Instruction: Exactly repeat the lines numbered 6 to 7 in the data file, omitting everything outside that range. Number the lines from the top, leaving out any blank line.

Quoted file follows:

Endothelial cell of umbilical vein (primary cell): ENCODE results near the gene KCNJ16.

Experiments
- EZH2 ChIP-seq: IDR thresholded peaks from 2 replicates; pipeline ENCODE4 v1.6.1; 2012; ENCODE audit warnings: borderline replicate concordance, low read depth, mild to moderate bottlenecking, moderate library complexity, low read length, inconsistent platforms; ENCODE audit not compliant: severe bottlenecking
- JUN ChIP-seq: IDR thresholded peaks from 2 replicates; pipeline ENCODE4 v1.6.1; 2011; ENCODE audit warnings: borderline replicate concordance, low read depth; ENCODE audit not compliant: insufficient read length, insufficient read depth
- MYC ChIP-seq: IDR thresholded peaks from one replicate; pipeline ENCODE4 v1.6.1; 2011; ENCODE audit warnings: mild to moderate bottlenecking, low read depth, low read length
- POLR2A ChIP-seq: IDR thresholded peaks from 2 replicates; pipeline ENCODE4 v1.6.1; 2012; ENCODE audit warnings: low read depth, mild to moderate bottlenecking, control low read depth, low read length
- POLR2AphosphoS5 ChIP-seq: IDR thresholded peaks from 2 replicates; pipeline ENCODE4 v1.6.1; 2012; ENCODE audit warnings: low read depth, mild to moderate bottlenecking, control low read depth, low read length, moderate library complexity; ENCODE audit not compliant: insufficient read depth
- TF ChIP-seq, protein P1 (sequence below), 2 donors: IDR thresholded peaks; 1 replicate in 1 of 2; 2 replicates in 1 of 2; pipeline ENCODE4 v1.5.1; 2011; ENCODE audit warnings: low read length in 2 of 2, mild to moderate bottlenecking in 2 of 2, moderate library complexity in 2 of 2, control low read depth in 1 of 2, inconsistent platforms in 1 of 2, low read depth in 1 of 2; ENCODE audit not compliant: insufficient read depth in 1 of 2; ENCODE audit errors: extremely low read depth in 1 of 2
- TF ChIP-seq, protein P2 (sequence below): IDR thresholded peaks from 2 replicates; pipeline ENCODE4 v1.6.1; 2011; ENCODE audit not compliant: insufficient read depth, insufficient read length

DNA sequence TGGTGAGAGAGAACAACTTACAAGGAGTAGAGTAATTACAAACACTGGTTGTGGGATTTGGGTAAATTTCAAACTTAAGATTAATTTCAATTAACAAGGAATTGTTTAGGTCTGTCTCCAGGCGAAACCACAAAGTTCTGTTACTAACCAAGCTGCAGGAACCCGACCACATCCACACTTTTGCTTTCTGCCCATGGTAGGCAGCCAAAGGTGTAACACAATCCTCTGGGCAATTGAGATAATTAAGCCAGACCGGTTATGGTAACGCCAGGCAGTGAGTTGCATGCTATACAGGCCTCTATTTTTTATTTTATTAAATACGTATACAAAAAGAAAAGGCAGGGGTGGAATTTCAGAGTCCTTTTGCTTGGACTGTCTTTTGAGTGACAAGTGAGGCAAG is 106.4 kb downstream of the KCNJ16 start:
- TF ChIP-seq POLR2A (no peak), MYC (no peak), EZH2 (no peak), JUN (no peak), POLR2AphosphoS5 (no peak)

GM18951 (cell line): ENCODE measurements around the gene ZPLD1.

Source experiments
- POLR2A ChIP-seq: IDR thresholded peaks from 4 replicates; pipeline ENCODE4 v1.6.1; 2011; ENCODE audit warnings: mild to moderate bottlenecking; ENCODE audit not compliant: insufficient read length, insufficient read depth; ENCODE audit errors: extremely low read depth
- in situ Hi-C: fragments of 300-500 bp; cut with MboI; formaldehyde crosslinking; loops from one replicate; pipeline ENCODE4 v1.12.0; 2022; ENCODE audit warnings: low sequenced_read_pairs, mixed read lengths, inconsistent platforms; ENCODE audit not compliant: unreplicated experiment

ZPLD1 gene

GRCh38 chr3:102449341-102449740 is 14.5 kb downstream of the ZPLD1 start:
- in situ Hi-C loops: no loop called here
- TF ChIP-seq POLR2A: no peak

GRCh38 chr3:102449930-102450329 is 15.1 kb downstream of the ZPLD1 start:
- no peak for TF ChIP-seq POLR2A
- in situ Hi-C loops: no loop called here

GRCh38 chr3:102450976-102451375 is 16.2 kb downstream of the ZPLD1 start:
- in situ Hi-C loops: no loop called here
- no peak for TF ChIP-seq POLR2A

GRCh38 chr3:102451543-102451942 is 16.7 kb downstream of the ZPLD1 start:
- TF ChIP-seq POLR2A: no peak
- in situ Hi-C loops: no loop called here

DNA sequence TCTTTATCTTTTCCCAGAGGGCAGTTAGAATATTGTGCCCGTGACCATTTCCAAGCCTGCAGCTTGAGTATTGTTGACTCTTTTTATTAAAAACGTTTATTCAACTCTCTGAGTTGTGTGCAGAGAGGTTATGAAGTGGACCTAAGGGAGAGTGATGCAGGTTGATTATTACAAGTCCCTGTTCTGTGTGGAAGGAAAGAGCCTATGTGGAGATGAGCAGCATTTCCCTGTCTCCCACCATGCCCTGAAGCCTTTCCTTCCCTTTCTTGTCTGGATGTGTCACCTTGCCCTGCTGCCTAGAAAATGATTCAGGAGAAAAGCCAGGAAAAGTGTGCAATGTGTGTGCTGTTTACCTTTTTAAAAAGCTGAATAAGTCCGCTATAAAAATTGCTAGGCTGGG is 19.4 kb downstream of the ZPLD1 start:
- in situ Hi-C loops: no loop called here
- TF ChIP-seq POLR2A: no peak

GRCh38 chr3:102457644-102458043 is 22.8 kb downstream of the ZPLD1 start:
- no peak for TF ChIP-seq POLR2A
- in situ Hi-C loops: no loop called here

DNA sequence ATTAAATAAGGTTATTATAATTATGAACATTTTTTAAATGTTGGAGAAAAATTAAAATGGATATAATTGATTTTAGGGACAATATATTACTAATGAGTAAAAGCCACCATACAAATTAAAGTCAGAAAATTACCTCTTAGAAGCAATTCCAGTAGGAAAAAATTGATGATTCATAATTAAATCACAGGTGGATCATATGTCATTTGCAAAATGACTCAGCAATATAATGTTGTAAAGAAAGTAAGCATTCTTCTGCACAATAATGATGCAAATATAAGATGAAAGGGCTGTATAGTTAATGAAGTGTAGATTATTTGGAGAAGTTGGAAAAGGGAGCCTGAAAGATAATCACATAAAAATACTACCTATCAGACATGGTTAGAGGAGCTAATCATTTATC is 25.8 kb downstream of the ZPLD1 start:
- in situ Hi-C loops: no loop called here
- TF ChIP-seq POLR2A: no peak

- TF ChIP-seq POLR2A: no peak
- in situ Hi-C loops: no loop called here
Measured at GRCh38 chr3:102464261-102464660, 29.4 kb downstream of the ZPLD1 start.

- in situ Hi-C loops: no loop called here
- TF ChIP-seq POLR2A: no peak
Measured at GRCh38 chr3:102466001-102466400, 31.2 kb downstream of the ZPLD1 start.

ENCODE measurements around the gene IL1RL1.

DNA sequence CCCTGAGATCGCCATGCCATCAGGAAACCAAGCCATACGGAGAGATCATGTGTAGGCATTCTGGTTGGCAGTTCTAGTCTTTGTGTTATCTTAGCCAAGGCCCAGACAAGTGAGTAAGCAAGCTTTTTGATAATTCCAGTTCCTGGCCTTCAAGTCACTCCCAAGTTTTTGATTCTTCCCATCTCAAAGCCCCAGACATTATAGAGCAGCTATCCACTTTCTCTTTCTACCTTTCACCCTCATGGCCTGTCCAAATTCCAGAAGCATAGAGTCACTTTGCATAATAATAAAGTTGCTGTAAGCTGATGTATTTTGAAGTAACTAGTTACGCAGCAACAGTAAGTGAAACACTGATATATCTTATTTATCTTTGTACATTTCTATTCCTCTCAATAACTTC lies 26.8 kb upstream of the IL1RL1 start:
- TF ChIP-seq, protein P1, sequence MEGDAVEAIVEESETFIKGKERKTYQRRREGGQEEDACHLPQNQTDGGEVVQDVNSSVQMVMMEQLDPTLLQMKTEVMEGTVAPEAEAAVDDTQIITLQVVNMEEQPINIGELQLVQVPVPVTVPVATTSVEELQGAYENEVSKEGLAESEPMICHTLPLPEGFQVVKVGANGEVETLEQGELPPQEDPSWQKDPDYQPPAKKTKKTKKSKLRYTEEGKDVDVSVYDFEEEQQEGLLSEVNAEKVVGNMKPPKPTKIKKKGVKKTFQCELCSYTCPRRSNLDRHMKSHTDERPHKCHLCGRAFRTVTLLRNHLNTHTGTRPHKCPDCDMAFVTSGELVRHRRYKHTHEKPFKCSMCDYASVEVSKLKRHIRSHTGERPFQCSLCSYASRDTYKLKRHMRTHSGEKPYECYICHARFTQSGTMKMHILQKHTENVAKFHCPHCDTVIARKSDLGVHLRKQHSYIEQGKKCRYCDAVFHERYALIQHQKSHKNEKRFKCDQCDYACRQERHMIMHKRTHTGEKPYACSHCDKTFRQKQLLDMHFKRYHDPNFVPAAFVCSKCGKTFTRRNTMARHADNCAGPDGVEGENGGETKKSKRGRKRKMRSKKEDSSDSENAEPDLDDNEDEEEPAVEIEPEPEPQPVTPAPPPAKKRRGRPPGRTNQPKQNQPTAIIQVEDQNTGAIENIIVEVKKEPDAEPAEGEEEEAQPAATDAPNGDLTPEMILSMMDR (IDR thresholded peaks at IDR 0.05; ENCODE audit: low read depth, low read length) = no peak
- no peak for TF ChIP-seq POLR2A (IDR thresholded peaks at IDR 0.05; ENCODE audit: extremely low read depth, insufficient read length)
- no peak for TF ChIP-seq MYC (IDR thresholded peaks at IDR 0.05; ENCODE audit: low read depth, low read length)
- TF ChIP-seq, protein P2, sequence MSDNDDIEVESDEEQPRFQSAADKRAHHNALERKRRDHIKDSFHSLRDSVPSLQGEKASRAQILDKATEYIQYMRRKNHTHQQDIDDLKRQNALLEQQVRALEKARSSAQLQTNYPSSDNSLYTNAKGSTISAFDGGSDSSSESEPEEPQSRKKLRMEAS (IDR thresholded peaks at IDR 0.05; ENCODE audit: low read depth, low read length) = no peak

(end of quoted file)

- POLR2A ChIP-seq: IDR thresholded peaks from 2 replicates; pipeline ENCODE4 v1.6.1; 2012; ENCODE audit warnings: low read depth, mild to moderate bottlenecking, control low read depth, low read length
- POLR2AphosphoS5 ChIP-seq: IDR thresholded peaks from 2 replicates; pipeline ENCODE4 v1.6.1; 2012; ENCODE audit warnings: low read depth, mild to moderate bottlenecking, control low read depth, low read length, moderate library complexity; ENCODE audit not compliant: insufficient read depth